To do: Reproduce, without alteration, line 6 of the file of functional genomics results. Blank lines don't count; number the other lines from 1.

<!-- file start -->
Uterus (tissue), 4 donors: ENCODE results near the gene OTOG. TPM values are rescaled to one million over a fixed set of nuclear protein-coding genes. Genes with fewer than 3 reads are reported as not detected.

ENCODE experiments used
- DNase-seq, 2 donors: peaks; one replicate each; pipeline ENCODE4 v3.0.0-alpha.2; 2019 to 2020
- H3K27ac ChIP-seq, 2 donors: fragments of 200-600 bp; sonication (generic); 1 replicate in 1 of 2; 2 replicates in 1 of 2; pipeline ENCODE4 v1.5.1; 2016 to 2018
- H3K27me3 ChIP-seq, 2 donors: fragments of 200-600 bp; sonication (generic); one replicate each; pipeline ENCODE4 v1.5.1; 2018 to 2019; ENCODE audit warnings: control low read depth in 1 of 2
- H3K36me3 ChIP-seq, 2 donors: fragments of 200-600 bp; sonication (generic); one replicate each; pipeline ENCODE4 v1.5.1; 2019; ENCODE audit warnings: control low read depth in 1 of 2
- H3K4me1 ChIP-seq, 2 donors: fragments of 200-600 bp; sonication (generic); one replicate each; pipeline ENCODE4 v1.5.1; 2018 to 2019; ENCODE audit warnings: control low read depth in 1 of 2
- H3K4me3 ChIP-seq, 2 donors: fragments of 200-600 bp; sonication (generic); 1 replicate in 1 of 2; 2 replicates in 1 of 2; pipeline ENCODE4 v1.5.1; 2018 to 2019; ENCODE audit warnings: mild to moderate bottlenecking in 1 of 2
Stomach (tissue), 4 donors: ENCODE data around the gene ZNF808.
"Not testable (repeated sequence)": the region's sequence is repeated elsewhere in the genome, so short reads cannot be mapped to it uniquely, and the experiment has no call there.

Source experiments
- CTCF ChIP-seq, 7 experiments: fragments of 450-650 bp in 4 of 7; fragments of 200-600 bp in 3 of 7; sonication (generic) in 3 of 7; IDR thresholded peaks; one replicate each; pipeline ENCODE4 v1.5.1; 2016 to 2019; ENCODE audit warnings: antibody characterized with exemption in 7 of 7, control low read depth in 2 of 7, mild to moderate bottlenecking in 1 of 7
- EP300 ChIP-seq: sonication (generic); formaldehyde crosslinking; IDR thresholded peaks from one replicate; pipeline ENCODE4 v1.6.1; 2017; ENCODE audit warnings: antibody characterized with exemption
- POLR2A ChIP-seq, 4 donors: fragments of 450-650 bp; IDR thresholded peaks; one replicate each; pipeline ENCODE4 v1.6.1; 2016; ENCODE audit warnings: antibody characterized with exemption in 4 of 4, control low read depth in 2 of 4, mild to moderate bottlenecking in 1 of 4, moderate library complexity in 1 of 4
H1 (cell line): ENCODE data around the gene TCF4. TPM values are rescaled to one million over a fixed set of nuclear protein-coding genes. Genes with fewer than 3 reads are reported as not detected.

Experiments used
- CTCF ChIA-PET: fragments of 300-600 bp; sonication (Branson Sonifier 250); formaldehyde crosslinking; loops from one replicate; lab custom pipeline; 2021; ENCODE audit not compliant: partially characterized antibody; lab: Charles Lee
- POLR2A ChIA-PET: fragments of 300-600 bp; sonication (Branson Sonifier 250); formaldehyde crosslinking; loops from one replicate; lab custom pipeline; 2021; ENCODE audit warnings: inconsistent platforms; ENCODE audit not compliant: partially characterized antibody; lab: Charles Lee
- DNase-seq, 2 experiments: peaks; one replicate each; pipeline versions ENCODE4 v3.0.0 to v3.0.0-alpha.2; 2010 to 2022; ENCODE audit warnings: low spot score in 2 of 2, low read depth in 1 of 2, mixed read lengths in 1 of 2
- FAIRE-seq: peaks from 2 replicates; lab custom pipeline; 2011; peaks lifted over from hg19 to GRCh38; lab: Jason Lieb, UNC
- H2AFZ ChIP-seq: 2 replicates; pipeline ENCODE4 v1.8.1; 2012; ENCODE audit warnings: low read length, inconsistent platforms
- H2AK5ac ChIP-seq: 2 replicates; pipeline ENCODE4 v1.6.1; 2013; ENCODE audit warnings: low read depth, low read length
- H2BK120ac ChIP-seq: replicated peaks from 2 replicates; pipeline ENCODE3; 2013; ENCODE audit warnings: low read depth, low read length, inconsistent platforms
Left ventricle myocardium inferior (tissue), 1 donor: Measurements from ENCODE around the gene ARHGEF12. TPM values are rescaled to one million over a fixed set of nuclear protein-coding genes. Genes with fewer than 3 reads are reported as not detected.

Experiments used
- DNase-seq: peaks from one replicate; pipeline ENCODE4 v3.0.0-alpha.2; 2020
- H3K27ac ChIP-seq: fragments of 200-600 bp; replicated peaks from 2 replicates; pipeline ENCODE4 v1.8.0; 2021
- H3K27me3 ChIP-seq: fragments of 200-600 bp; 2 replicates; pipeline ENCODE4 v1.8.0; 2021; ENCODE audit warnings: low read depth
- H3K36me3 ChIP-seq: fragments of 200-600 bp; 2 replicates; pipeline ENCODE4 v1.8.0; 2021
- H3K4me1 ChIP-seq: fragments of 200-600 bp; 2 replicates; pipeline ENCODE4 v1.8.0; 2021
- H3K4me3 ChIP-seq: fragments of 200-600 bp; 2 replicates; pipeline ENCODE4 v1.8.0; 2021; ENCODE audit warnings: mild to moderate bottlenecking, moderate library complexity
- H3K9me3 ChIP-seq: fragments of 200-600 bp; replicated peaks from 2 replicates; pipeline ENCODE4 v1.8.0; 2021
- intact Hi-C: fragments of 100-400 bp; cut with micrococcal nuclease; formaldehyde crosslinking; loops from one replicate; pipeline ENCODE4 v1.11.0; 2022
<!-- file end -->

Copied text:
- H3K36me3 ChIP-seq, 2 donors: fragments of 200-600 bp; sonication (generic); one replicate each; pipeline ENCODE4 v1.5.1; 2019; ENCODE audit warnings: control low read depth in 1 of 2